This article was originally published in Conquer, November 2008. At recent support group meetings and our educational meetings, MG patients have asked about muscle cramps, so we are publishing the article again with additional information about potassium and calcium.
Muscle cramps seem to be a common problem among MG patients. Muscles require calcium, po- tassium and sodium to work properly. For relief of muscle cramps you might try the follow solutions, but check with your doctor first.
Calcium- Dictum dicalcium phosphate tablets crushed between your teeth before swallowing usu- ally works in 10 to 15 minutes. Calcium carbonate aka Tums also helps prevent cramps. It is ab- sorbed much slower than dicalcuim phosphate and is more useful as preventative. It is also a very good antacid and does not contain magnesium which many antacids contain.
Potassium – It is important to have adequate potassium to prevent muscle problems. Too much can also cause muscles cramps. That is why most potassium tablets, capsules and liquids require a prescription. Potassium can also irritate the stomach. It
is much better to get this mineral from potassium rich foods
such as white beans, dark leafy greens, potates, dried apri-
cots, acorn squash, yogurt (plain skim non-fat), fish, avoca-
dos, mushrooms and bananas.
Salt – An adequate amount of salt (sodium chloride) is needed to prevent muscle cramps as well. An MG patient shouldn’t go on a low-salt diet unless specifically recom- mended by his or her doctor. Of course, most canned and prepared foods have a high sodium content, so it is better to use the salt shaker sparingly. MG patients who are certain they do not have high blood pressure (or other prohibitive conditions) can usually relieve muscle cramps by eating a salty snack, such as pretzels.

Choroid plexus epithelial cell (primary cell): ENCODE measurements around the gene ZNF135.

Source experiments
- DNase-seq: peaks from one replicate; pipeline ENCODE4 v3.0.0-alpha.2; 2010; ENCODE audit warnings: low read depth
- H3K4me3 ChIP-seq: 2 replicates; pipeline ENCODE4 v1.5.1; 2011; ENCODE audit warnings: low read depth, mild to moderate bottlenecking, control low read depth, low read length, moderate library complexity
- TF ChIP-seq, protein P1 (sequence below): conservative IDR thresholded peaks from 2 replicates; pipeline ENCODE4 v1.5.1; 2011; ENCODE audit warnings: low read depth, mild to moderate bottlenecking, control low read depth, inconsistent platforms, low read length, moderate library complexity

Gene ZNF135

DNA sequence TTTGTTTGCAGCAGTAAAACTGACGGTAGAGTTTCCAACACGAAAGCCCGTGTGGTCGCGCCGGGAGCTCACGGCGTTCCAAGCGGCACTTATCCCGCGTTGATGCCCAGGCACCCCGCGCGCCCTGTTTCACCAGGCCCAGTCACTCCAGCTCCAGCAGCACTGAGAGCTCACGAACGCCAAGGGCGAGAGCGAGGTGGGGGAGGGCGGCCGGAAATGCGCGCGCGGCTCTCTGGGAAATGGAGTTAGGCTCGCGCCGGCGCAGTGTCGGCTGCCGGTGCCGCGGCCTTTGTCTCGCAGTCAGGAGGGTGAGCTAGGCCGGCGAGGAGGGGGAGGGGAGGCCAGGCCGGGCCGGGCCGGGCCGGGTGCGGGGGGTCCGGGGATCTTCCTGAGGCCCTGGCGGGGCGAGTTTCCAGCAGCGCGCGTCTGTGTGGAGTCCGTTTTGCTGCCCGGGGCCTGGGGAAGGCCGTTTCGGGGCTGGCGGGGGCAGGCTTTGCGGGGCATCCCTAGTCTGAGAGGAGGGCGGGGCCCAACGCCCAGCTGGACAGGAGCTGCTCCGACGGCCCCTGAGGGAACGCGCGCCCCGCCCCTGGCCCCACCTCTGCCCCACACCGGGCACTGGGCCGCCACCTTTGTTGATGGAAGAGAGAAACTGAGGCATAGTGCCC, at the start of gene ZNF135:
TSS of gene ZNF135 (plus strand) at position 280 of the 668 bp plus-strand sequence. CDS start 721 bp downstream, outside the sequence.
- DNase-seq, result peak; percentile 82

It is particularly important for MG patients to have the prop- er amount of calcium, potassium and sodium in their blood. Anytime you have a blood test done, ask your doctor for a copy of the lab report. It will show the amount of calcium, potassium and sodium as well as other things in your blood. It also shows the normal range for each.
Do not use over the counter preparations for muscle cramps, as these may contain quinine which can cause myasthenic muscles to stop working. Overuse of weak muscles will cause muscle cramps. Levels of activity you can tolerate reasonably will help keep your muscles in good condition.
Note: In a Q&A article from the website, http://www.netwellness.org. Vitamin deficiency or hypothyroid- ism are also listed as possible causes of muscle cramps and should be considered if you have MG. Dehydration and low magnesium are also listed as possible causes of muscular cramping.